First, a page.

A simmering crisis between 2 allies could create a new headache for the US in a volatile region
For he will command his angels concerning you to guard you in all your ways;

Psalm 91:11
A simmering crisis between 2 allies could create a new headache for the US in a volatile region
Have I not commanded you? Be strong and courageous. Do not be afraid; do not be discouraged, for the Lord your God will be with you wherever you go.

Joshua 1:9
A simmering crisis between 2 allies could create a new headache for the US in a volatile region
I consider that our present sufferings are not worth comparing with the glory that will be revealed in us.

Romans 8:18

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Despite having a 5th-generation jet ‘in name only,’ Russia is pushing ahead for a 6th-generation plane

A simmering crisis between 2 allies could create a new headache for the US in a volatile region
A prototype of Russia’s fifth-generation jet, the PAK FA. | Wikipedia Commons


In spite of criticisms and concerns that Russia’s fifth-generation is actually fifth-generation “in name only,” the Kremlin is pushing ahead with plans for its sixth-generation jet.

Russian Deputy Prime Minister Dmitry Rogozin said on Wednesday that Sukhoi has delivered plans for its new sixth-generation fighter, TASS Newsreports.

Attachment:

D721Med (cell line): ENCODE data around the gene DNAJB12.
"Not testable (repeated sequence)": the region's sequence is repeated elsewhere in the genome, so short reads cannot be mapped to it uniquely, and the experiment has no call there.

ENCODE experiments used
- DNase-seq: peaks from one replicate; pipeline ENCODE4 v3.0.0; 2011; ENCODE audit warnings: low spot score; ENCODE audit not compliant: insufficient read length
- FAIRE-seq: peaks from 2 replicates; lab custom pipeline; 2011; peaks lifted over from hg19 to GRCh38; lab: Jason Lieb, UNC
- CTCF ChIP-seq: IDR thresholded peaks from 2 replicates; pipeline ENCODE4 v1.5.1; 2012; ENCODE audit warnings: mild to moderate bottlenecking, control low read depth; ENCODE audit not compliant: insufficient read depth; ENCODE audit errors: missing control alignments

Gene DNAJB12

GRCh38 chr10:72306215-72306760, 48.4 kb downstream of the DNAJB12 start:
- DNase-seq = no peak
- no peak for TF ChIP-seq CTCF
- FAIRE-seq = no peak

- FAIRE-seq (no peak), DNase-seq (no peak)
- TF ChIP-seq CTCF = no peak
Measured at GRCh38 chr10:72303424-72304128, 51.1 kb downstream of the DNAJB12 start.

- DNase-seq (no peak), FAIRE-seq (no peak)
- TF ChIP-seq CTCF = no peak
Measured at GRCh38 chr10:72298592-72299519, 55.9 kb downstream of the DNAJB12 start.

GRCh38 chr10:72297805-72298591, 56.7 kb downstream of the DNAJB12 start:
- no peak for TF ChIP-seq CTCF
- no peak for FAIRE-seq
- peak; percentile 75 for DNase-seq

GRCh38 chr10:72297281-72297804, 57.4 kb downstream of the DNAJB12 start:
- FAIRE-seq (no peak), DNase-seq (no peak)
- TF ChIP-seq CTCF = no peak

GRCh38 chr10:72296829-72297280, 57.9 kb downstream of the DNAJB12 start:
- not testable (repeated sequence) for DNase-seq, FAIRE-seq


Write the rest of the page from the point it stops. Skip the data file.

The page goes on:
“I’m referring also to new design concepts briefly presented by the Sukhoi design bureau and by the general designer appointed for all aircraft systems and armaments,” Rogozin told reporters, accordingto TASS.

“They have really come up with the designs for the creation of the sixth-generation fighter.”

And, as TASS reports, Commander of the Russian Aerospace Forces Viktor Bondarev told reporters on Wednesday that the potential sixth-generation jet will be produced in both manned and unmanned versions. Meaning, essentially, that the new jet will be planned to be able to function in some conditions as a drone aircraft.

However, beyond that hint, the Kremlin delivered few other details about its new potential jet. The plans for the new jet comes as Russia is continuing to test its fifth-generation PAK FA fighter. Although, as the National Interest notes, it is not uncommon for militaries to begin testing and designing the next generation of aircraft decades in advance.

Currently, Russia’s PAK FA is expected to enter into service sometime in the next six years. However, the aircraft has been called fifth-generation “in name only” due to a host of complaints affecting the aircraft’s radar cross signature, its avionics, and its engines.

Articles

This could be the new replacement for the US Army’s Blackhawk helicopter

A simmering crisis between 2 allies could create a new headache for the US in a volatile region
Bell’s V-280 Valor | Bell Helicopter Textron Inc.


After several decades of service, the US Army might finally replace their lineup of UH-60 Blackhawk and AH-64 Apache helicopters.

Unveiled at the Farnborough Air Show in England, Bell Helicopter — in conjunction withLockheed Martin — debuted their latest creation, the V-280 Valor.

A simmering crisis between 2 allies could create a new headache for the US in a volatile region
Bell Helicopters

Similar to the V-22 Osprey currently in service by the US Marine Corps and Air Force, the V-280 applies a tiltrotor mechanism to fly similar to normal helicopters and aircraft. However, the similarities seem to end there, as significant upgrades look to eclipse its predecessor’s capabilities.